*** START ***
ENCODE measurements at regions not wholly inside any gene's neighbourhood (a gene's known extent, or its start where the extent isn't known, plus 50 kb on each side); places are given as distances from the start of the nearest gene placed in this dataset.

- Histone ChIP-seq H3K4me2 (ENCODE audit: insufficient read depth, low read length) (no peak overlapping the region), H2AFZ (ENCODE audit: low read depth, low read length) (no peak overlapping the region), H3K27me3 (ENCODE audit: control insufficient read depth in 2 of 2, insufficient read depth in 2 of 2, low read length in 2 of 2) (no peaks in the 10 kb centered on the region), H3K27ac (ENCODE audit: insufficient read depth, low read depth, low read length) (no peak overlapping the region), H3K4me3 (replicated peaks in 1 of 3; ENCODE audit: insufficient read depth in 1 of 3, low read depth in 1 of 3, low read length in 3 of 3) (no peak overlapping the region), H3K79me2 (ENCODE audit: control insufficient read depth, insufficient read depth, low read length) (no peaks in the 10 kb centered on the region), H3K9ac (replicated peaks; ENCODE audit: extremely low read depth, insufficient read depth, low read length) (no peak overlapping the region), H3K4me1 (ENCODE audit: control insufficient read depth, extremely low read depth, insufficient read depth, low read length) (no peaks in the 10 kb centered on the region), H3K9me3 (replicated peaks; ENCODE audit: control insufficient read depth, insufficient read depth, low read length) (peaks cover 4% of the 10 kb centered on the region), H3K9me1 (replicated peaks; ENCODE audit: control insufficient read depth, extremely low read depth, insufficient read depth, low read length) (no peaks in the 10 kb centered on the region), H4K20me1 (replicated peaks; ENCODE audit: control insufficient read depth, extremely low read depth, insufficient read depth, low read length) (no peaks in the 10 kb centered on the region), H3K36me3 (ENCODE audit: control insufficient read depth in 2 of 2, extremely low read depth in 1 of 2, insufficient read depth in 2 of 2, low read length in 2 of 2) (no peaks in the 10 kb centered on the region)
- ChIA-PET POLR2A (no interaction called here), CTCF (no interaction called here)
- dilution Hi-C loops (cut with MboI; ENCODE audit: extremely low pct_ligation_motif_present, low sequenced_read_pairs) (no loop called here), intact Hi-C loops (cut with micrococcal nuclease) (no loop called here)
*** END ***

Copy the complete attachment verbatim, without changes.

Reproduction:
ENCODE measurements at regions not wholly inside any gene's neighbourhood (a gene's known extent, or its start where the extent isn't known, plus 50 kb on each side); places are given as distances from the start of the nearest gene placed in this dataset.

- Histone ChIP-seq H3K4me2 (ENCODE audit: insufficient read depth, low read length) (no peak overlapping the region), H2AFZ (ENCODE audit: low read depth, low read length) (no peak overlapping the region), H3K27me3 (ENCODE audit: control insufficient read depth in 2 of 2, insufficient read depth in 2 of 2, low read length in 2 of 2) (no peaks in the 10 kb centered on the region), H3K27ac (ENCODE audit: insufficient read depth, low read depth, low read length) (no peak overlapping the region), H3K4me3 (replicated peaks in 1 of 3; ENCODE audit: insufficient read depth in 1 of 3, low read depth in 1 of 3, low read length in 3 of 3) (no peak overlapping the region), H3K79me2 (ENCODE audit: control insufficient read depth, insufficient read depth, low read length) (no peaks in the 10 kb centered on the region), H3K9ac (replicated peaks; ENCODE audit: extremely low read depth, insufficient read depth, low read length) (no peak overlapping the region), H3K4me1 (ENCODE audit: control insufficient read depth, extremely low read depth, insufficient read depth, low read length) (no peaks in the 10 kb centered on the region), H3K9me3 (replicated peaks; ENCODE audit: control insufficient read depth, insufficient read depth, low read length) (peaks cover 4% of the 10 kb centered on the region), H3K9me1 (replicated peaks; ENCODE audit: control insufficient read depth, extremely low read depth, insufficient read depth, low read length) (no peaks in the 10 kb centered on the region), H4K20me1 (replicated peaks; ENCODE audit: control insufficient read depth, extremely low read depth, insufficient read depth, low read length) (no peaks in the 10 kb centered on the region), H3K36me3 (ENCODE audit: control insufficient read depth in 2 of 2, extremely low read depth in 1 of 2, insufficient read depth in 2 of 2, low read length in 2 of 2) (no peaks in the 10 kb centered on the region)
- ChIA-PET POLR2A (no interaction called here), CTCF (no interaction called here)
- dilution Hi-C loops (cut with MboI; ENCODE audit: extremely low pct_ligation_motif_present, low sequenced_read_pairs) (no loop called here), intact Hi-C loops (cut with micrococcal nuclease) (no loop called here)